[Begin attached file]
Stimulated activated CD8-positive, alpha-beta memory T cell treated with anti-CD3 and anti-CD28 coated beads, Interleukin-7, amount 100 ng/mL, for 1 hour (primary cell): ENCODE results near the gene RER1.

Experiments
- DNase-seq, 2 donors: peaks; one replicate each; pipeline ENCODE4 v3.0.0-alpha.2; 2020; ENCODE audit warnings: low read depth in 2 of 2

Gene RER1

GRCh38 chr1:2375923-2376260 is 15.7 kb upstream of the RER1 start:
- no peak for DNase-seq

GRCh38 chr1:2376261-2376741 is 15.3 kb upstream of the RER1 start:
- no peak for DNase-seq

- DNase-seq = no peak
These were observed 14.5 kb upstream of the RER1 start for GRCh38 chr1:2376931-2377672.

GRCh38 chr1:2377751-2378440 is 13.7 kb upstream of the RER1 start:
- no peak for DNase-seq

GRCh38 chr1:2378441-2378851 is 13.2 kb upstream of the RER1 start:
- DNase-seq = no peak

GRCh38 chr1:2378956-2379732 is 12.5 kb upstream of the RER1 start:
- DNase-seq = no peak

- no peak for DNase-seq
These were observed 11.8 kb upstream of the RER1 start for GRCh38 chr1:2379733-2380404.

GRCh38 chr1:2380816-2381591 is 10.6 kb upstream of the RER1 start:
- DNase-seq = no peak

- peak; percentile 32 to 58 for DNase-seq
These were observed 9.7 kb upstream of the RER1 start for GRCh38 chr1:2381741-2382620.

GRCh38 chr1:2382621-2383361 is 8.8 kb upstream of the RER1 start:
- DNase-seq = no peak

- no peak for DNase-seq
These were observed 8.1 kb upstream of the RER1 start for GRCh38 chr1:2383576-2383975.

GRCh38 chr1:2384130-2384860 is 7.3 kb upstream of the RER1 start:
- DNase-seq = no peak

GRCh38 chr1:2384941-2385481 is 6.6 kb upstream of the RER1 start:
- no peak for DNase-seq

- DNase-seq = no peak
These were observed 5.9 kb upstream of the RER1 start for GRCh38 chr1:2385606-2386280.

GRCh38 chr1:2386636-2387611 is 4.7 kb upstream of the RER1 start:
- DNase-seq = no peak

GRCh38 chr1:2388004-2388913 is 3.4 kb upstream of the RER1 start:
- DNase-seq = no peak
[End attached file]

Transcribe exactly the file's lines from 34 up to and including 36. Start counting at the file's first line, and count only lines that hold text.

- DNase-seq = no peak

GRCh38 chr1:2388004-2388913 is 3.4 kb upstream of the RER1 start:
- DNase-seq = no peak